Outrage at obscene photos would be a little easier to take from liberal senators if they didn't have a history of financing them. Had Robert Mapplethorpe snapped the photos at Abu Ghraib, the Senate might have given him a government grant. Jesse Helms would certainly be surprised at the moral horror on display these days in the Senate. In 1989, he asked his fellow senators to stop funding degrading photography coming out of the National Endowment for the Arts. They refused.
"I'm going to ask that all the pages, all the ladies and maybe all the staff leave the chamber so that Senators can see exactly what they're voting on," Helms said in 1989 as he showed them disturbing images they were financing with Americans' tax dollars. The Senate wasn't so easy to offend back then. Sixty-two Senators looked at the Mapplethorpe photos and rejected Helms's attempt to cut off funding for them.
Robert Byrd and Pat Leahy worked to block Helms's amendment. Daniel Patrick Moynihan said to his colleagues: "Do we really want it to be recorded that the Senate of the United States is so insensible to the traditions of liberty in our land, so fearful of what is different and new and intentionally disturbing, so anxious to record our timidity that we would sanction institutions for acting precisely as they are meant to act?"
Notice Moynihan's words: "intentionally disturbing." The Senate back then could handle disturbing images and even felt dutybound to use taxpayer dollars to pick up the tab for them. Who knows, perhaps the photos from Abu Ghraib will reappear as modern art at one of the museums the senators have patronized over the years.
Senators who can straightfacedly call depraved photography "art" in debate with Jesse Helms shouldn't be surprised that the "intentionally disturbing" pop culture they have helped spread might seep into the military. The Abu Ghraib scandal did not happen in a cultural vacuum. It is a reflection of the libertine pop culture the American left has long tried to impose on a military culture it considers too "rigid."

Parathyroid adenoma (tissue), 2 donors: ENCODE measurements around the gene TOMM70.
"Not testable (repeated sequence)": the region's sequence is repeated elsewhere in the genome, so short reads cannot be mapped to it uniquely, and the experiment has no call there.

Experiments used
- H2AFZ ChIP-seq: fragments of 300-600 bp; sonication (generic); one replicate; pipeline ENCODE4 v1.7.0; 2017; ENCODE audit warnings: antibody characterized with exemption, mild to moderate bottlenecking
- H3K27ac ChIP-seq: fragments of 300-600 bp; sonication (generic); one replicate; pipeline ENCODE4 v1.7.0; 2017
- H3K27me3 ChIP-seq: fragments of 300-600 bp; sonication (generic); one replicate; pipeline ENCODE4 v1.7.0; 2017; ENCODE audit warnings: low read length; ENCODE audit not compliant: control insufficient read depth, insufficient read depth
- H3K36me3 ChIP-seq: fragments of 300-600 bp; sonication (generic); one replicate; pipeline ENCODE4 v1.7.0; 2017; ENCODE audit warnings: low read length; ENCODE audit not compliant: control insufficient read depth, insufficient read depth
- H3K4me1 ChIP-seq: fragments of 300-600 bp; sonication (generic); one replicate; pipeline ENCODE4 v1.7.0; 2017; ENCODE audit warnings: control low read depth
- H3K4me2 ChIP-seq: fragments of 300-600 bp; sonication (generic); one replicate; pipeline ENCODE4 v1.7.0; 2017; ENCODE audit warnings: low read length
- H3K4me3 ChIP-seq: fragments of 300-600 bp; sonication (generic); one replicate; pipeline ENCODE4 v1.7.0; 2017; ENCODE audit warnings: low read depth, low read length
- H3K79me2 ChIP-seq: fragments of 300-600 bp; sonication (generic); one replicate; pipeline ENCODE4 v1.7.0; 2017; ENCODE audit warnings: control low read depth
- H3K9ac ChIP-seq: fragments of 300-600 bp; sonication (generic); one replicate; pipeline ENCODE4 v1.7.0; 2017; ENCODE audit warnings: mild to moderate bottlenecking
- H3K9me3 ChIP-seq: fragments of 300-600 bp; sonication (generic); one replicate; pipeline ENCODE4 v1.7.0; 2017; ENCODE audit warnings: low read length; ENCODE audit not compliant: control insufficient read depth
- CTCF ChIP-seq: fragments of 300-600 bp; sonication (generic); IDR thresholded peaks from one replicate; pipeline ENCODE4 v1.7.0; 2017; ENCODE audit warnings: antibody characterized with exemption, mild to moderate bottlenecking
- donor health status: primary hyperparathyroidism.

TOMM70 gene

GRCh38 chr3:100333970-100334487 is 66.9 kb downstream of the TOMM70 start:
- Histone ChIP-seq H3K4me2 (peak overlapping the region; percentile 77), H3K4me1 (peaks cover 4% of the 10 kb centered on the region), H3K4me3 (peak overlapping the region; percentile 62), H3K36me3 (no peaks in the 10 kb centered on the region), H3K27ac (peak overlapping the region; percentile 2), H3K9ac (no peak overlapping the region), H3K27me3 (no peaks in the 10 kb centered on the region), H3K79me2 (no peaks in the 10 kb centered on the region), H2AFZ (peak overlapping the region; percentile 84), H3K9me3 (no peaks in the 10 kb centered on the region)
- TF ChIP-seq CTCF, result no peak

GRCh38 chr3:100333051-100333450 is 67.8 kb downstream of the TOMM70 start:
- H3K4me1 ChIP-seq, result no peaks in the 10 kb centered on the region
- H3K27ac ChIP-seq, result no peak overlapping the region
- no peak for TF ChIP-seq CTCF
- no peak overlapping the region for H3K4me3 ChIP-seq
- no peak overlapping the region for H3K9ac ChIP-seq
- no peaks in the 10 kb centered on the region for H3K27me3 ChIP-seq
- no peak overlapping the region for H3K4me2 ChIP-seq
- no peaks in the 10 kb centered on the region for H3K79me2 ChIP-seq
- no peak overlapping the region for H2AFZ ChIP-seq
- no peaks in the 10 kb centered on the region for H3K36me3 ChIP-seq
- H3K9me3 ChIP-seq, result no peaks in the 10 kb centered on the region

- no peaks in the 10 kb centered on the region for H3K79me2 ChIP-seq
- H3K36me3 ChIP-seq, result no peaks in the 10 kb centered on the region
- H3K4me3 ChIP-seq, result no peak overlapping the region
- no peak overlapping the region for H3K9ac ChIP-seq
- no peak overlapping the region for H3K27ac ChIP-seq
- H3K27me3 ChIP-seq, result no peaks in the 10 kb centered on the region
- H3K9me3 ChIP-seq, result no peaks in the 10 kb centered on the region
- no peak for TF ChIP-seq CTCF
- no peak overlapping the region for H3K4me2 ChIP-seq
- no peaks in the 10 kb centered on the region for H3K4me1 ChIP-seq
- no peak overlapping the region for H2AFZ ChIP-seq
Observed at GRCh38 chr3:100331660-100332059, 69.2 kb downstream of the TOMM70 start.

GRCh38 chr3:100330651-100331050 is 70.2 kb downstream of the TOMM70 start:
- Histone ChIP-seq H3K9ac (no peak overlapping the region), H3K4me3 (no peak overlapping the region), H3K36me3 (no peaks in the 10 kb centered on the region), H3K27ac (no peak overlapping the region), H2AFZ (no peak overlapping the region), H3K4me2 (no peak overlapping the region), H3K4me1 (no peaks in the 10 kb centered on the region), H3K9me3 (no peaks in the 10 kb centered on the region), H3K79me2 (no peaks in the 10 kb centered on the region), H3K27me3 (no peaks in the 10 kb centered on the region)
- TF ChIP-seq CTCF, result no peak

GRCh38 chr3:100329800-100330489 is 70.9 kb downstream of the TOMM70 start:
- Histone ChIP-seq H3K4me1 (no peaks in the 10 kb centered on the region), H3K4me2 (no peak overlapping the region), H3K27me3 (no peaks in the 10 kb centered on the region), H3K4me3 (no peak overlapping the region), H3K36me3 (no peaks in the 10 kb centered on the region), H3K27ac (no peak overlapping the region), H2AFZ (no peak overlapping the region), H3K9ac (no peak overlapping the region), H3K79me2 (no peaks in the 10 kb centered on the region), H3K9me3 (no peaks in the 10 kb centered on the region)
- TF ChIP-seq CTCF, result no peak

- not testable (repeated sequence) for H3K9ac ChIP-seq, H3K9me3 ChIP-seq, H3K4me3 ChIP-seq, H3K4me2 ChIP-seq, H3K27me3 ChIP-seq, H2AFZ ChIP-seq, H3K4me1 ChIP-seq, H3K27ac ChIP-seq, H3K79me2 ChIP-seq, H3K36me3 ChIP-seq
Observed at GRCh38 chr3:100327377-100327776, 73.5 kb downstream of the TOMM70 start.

In their ongoing experiment against common sense, the left wanted a military less elite and more egalitarian, and got it. But they won't take any responsibility for the effects of their experimentation on the military. Now the game is to pin the problems on military brass and de-emphasize the depravity of the individual wrongdoers. (Like clockwork, the Washington Post and other major papers ran stories about the female guards designed to humanize them; the Post's Style section also ran a puff piece about Janis Karpinski, allowing her ample space to play the victim and play the PC card -- about the charge that she was an ineffectual, emotionally wrought leader. "She says she wonders if a man would have been described this way," reports the Post.)
D.C. pols are busy scrutinizing "orders given," except the ones they have given. It is because of their insane orders that Janis Karpinski was running prisons in Iraq. The military higher-ups they are blaming for the mess didn't want to play gender-integration games with the armed services. But they too are following orders.
If the fish rots from the head down, the head here is a political class willing to use the military as a laboratory for a domestic ideological agenda even as that means lowering standards and exposing the military to destructive cultural currents. They imposed on the military a popular culture debased at the bottom and top -- from Jerry Springer for the peasants to Robert Mapplethorpe for the rich. If the Abu Ghraib incident looks like a demented reality show or one of those Mapplethorpe images they used to subsidize, they should begin the finger-pointing with each other.